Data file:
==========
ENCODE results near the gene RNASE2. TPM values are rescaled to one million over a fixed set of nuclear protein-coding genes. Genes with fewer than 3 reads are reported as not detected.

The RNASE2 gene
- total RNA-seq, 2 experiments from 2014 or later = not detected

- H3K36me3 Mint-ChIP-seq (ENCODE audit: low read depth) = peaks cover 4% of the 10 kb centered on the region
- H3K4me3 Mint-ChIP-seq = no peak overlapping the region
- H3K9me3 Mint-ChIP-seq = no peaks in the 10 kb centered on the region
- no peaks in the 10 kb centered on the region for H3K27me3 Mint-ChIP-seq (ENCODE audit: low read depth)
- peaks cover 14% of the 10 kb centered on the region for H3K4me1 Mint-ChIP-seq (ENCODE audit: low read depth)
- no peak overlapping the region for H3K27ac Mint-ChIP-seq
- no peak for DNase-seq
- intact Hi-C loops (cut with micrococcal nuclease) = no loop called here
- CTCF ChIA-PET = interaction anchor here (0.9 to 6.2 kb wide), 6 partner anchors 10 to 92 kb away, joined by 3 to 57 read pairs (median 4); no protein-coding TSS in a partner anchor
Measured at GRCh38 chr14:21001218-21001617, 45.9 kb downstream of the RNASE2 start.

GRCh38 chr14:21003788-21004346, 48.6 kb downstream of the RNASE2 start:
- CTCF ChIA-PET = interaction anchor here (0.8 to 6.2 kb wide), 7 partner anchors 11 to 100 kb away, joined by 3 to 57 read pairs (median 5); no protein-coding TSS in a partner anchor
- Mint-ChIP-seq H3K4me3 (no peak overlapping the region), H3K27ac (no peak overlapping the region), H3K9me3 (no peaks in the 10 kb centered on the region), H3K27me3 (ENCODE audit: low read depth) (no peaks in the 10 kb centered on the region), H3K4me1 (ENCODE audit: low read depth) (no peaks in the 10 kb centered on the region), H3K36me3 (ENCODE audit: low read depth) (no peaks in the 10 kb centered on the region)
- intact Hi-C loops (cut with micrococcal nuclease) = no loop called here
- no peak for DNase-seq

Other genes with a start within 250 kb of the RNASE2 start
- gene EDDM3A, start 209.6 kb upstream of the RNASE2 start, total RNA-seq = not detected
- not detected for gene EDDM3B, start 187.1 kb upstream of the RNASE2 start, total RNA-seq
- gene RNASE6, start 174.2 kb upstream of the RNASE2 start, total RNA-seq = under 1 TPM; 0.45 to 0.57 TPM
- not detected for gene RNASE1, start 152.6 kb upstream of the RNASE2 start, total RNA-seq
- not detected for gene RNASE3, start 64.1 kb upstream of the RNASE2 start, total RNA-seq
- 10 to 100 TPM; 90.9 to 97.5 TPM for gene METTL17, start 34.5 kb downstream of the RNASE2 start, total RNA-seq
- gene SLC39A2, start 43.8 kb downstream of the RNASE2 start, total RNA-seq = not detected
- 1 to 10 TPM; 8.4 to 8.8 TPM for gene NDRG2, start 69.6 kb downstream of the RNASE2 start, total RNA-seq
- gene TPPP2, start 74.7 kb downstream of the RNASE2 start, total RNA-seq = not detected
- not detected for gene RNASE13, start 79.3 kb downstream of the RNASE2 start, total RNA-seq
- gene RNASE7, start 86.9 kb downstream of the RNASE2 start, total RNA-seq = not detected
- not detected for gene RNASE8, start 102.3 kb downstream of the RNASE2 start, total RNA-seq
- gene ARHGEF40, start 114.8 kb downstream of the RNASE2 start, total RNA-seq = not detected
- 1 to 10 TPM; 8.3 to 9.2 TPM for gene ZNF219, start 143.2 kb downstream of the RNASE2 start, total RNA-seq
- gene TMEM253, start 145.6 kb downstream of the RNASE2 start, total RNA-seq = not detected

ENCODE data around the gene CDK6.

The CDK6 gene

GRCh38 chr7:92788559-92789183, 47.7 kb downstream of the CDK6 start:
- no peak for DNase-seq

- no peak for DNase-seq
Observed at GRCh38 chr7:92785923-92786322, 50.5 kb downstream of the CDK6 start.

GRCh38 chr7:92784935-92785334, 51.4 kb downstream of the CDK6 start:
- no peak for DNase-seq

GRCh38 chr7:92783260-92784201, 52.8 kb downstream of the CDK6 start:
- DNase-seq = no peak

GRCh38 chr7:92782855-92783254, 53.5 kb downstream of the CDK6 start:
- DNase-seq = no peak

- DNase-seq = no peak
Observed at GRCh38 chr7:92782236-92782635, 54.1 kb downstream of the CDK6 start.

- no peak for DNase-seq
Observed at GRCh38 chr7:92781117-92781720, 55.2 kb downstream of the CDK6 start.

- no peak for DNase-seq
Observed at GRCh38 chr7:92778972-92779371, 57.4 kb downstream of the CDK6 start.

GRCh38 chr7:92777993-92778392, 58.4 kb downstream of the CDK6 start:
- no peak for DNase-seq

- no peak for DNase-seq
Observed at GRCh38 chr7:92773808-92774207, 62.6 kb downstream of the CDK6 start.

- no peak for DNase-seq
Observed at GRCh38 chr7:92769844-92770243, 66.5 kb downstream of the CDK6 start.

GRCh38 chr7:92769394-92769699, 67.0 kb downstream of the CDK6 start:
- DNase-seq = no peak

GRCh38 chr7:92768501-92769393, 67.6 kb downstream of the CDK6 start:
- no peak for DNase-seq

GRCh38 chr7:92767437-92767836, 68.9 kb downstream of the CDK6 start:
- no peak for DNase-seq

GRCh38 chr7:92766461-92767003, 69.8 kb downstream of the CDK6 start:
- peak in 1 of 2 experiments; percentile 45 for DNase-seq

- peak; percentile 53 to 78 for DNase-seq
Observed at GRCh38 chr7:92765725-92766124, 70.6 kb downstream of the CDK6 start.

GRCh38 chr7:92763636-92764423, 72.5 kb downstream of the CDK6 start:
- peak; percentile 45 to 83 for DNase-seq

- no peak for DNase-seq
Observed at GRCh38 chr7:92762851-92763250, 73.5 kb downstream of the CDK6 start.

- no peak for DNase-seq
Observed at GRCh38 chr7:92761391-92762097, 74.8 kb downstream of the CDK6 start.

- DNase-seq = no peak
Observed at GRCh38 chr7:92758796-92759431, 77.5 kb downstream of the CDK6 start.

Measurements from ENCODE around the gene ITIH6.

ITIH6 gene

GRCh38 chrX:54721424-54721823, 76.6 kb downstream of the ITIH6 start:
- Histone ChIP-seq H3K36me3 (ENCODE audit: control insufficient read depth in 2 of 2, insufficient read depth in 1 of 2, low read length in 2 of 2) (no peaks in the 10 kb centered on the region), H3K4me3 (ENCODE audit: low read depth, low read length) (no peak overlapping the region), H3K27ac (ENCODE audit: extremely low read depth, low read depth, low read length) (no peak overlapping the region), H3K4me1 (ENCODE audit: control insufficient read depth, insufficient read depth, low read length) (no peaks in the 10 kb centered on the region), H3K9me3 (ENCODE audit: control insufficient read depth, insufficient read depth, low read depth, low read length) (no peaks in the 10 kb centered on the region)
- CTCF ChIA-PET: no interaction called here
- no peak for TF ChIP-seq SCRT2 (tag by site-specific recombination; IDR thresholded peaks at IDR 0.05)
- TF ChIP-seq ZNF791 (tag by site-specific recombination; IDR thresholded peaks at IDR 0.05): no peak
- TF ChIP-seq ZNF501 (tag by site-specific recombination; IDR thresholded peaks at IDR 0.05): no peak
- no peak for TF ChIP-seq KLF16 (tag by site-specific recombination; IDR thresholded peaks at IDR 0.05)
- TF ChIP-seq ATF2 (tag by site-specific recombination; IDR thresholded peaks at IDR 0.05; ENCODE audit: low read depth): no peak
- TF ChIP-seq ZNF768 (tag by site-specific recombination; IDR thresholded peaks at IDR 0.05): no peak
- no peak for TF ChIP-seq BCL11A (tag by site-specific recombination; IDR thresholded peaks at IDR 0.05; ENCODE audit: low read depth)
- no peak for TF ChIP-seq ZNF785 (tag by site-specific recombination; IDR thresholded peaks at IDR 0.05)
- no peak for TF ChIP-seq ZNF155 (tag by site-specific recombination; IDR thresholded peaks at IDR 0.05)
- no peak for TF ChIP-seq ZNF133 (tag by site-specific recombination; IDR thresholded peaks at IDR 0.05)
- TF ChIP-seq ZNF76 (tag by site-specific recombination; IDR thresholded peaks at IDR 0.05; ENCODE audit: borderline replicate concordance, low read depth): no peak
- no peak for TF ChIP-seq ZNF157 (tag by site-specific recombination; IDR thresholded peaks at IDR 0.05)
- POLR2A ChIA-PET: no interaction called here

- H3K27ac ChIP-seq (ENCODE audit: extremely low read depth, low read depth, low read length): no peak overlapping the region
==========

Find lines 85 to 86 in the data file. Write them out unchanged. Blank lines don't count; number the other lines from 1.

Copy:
- no peak for TF ChIP-seq KLF16 (tag by site-specific recombination; IDR thresholded peaks at IDR 0.05)
- TF ChIP-seq ATF2 (tag by site-specific recombination; IDR thresholded peaks at IDR 0.05; ENCODE audit: low read depth): no peak